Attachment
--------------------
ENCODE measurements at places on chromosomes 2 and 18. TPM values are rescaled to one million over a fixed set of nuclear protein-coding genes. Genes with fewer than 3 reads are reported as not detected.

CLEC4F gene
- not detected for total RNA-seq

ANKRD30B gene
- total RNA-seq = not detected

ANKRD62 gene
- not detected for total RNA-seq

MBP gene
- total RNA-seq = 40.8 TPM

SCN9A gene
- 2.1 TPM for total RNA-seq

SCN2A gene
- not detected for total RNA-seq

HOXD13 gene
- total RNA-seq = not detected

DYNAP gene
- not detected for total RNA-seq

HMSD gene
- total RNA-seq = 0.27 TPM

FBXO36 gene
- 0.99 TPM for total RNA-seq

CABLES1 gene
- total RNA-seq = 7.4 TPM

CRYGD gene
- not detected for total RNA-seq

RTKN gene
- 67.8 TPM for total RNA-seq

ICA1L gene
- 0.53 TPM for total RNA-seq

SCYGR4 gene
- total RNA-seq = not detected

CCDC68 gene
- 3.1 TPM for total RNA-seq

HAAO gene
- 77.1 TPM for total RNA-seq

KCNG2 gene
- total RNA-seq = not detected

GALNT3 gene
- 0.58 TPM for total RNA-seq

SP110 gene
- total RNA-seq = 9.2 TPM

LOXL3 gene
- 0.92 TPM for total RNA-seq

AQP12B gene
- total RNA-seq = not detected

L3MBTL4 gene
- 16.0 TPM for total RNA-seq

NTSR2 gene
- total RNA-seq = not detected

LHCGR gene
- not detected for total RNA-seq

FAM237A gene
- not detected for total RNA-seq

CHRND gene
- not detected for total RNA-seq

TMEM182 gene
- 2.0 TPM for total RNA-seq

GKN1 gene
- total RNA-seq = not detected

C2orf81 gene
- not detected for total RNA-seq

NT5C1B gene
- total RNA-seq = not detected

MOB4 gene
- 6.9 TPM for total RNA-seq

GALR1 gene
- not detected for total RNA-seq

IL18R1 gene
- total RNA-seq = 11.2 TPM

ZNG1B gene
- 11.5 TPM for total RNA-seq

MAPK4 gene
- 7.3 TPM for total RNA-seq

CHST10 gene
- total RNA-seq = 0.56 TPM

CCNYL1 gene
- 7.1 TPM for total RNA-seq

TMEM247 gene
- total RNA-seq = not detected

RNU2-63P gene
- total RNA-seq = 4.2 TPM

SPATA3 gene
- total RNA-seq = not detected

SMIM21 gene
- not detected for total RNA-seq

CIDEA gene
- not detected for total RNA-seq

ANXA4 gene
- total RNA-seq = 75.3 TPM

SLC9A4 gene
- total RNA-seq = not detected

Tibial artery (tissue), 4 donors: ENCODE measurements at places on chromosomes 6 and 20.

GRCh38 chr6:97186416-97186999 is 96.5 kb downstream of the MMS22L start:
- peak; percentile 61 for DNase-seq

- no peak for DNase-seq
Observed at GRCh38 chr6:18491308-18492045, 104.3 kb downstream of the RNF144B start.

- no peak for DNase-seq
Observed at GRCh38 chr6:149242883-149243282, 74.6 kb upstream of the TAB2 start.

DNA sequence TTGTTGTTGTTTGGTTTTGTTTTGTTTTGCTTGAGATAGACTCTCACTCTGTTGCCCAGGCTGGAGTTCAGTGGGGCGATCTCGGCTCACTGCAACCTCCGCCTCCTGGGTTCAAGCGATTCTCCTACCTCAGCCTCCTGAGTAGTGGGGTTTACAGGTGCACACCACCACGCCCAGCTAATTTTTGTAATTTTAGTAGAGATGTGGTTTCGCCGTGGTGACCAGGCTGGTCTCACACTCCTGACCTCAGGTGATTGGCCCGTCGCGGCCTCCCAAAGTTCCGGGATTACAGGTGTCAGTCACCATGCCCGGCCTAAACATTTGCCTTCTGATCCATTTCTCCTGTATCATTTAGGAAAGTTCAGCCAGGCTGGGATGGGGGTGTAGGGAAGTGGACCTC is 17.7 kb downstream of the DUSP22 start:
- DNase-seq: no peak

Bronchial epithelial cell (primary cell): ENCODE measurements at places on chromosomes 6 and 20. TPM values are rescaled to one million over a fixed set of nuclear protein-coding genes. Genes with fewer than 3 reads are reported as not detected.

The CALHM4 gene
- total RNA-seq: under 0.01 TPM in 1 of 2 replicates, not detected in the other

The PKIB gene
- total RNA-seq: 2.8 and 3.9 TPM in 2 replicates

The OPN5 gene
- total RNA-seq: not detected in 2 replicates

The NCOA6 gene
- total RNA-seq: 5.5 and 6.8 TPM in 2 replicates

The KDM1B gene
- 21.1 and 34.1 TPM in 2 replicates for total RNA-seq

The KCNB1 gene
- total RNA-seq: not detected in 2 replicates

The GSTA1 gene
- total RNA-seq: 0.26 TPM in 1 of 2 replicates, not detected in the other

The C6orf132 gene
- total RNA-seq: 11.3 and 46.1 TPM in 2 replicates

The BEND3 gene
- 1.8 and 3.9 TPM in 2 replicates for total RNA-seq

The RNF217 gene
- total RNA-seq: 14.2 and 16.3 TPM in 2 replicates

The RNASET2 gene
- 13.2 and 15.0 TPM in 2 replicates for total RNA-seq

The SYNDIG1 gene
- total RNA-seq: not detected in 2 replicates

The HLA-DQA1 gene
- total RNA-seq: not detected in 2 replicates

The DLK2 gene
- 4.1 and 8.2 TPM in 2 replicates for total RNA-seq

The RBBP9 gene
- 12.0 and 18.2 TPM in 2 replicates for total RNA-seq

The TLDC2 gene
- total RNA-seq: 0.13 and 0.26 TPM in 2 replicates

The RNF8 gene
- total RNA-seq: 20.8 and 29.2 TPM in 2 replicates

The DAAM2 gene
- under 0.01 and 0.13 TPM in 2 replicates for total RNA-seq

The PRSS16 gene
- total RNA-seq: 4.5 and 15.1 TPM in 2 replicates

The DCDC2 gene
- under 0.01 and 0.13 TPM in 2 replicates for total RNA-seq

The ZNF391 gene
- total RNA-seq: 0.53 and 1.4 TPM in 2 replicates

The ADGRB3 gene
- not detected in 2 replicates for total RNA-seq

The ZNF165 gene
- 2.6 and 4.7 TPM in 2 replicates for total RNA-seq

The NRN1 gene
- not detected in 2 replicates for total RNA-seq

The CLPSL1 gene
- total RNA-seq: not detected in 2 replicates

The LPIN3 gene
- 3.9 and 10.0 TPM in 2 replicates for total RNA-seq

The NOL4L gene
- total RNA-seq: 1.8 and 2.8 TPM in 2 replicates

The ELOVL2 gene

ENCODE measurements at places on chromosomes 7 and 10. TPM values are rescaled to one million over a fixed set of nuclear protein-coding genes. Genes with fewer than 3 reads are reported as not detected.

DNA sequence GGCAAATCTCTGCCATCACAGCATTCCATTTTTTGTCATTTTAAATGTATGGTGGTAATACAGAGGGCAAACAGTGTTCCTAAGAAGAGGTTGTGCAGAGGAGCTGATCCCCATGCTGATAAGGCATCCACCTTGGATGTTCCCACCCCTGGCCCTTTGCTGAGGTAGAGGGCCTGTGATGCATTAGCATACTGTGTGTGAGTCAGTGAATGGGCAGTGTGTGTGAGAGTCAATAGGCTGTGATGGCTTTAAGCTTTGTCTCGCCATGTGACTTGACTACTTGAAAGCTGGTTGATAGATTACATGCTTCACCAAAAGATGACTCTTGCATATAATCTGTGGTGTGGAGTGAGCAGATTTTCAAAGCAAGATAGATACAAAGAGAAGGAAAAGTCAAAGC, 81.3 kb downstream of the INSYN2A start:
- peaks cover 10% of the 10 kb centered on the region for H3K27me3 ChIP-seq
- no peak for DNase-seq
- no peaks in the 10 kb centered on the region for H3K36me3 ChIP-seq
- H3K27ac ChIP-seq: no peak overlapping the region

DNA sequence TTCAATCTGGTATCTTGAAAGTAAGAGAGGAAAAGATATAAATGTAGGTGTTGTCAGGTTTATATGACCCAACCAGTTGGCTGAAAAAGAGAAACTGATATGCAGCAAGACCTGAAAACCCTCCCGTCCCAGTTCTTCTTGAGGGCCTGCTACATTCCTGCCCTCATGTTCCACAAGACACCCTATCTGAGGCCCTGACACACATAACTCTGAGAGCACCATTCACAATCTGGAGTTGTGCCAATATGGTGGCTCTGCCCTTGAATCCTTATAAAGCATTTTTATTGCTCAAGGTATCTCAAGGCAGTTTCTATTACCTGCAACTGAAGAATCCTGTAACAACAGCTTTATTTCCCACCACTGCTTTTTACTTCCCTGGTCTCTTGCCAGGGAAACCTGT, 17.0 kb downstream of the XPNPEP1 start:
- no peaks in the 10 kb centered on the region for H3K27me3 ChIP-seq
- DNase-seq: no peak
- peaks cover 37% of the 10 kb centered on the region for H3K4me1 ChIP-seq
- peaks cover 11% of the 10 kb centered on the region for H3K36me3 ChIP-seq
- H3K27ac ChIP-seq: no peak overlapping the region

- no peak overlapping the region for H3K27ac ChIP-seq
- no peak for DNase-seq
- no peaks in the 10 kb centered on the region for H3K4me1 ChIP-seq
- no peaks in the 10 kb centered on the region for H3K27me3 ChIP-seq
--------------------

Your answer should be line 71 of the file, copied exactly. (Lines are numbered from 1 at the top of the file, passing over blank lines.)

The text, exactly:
- 11.5 TPM for total RNA-seq